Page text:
Our DNA plays a role in every aspect of our appearance, personality, and health. Even our dental health can be directly impacted by our genetics, meaning our parent’s problems can become our own. Despite this, our teeth are as helpful for identification as our fingerprints. They are often used to identify us when necessary. The genetic aspect of our oral health has been undergoing significant study, and its impacts are often surprising. Our genetics can influence our teeth’ shape, size, and position. They can also influence our ability to fight off tooth decay by influencing the strength of our enamel and the composition of our jawbone.
DNA’s Role In Our Overall Oral Health
The appearance and function of our teeth are just one of the essential elements determined by our oral health. DNA influences the proteins within our cells, our body’s ability to fend off streptococcus mutans, and much more. From our earliest ancestors to our parents, we have a long history of genetic traits that could influence ours. All of this combined information results in how we smile, how our teeth look, and our risks of certain diseases and conditions. Some oral health concerns that are influenced by our DNA include:
- Gum Disease – The CDC has been conducting ongoing studies into the impact of DNA on our oral health for many years. Nearly a third of Americans will have to contend with gingivitis at some point. However, our DNA can make us resistant to this condition or more susceptible. Those more prone to inflammation, dental sensitivity, and bleeding gums will often find they have a family history of this. Those with a history of diabetes in their family are doubly at risk, as diabetes can also increase the risk of gum disease.
- Tooth Decay – Unfortunately, many Americans don’t perform dental hygiene consistently or thoroughly enough. When this poor oral hygiene is combined with a genetic propensity to thin or weak enamel, trouble lies ahead. These individuals are more prone to problems from streptococcus mutans, the bacteria behind tooth decay.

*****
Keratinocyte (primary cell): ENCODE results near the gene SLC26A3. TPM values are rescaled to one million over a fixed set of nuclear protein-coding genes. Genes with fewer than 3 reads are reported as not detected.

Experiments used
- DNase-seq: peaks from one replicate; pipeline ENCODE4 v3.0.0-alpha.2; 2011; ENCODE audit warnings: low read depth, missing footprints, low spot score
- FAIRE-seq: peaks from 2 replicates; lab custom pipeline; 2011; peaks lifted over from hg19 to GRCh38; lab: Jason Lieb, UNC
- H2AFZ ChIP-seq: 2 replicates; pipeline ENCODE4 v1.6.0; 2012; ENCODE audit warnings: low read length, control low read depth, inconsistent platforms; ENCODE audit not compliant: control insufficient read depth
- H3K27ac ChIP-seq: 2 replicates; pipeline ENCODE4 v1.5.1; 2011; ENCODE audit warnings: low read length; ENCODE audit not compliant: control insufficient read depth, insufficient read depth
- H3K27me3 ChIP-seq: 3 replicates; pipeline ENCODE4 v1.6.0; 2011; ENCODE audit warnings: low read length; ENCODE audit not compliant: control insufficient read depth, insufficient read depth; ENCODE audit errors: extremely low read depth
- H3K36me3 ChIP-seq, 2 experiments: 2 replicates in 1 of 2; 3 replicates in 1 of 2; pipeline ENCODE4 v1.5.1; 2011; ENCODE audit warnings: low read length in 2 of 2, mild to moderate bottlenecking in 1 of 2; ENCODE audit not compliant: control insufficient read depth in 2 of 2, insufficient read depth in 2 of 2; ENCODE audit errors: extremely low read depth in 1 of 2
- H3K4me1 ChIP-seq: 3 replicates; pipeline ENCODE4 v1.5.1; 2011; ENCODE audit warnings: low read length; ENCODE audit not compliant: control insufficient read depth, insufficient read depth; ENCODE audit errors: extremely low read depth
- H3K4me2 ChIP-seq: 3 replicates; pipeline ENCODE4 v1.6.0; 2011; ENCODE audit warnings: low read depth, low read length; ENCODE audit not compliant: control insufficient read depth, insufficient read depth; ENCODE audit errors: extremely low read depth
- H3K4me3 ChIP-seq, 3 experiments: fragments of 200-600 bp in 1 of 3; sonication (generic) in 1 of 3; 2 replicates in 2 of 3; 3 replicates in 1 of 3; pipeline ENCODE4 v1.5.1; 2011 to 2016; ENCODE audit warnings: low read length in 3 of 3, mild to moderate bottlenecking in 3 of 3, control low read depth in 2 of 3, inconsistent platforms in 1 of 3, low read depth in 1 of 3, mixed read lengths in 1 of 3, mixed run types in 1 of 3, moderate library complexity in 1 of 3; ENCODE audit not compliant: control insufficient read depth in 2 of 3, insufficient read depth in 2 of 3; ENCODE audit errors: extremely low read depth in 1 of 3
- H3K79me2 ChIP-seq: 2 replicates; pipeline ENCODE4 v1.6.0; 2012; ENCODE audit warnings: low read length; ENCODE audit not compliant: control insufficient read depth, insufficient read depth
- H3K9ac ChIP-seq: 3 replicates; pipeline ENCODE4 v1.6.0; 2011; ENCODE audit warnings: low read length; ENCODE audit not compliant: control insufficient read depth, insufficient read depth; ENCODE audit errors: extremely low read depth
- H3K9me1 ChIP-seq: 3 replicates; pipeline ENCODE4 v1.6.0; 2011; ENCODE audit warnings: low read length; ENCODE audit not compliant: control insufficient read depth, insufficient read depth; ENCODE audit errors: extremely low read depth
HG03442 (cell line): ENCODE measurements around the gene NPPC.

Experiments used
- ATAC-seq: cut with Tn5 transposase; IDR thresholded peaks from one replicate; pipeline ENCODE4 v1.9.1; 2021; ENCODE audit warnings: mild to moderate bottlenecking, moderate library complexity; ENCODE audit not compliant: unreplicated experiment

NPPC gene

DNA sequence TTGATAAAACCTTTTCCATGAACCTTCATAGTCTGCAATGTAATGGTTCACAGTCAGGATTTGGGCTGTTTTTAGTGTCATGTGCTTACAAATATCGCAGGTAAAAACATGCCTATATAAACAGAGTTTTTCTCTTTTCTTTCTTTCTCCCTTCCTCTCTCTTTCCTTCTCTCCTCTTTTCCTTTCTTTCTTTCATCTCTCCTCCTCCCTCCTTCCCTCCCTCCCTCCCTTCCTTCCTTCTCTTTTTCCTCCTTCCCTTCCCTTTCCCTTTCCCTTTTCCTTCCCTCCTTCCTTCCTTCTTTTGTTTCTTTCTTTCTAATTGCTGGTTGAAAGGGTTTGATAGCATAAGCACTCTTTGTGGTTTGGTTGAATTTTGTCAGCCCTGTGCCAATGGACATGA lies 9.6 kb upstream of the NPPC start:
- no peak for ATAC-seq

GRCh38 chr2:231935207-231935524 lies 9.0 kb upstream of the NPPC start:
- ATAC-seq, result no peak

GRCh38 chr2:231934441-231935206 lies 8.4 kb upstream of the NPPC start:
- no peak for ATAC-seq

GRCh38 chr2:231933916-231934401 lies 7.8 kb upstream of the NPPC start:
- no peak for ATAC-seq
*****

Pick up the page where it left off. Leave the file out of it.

- Misaligned Teeth – Our genetics also tend to influence the shape and alignment of our teeth and jawbone. Even the strength of our jawbone can be impacted by our genetics, making it more or less likely that our teeth can shift out of position over time.
These are among the ways our DNA can impact our overall oral health. Knowing your family history of oral health is essential to identify any concerns you may have to be alert for moving forward.
Speak To Your Dentist For Further Guidance
If you’re concerned about your family’s oral health history and want to discuss it with your dentist, schedule an appointment today. Working with these experts can help you develop a treatment plan that will help prevent or hold off potential long-term health concerns. Contemporary dental treatments can address many oral health concerns with a genetic component. Don’t let your genetic history of oral health influence the future of your smile; start taking steps today!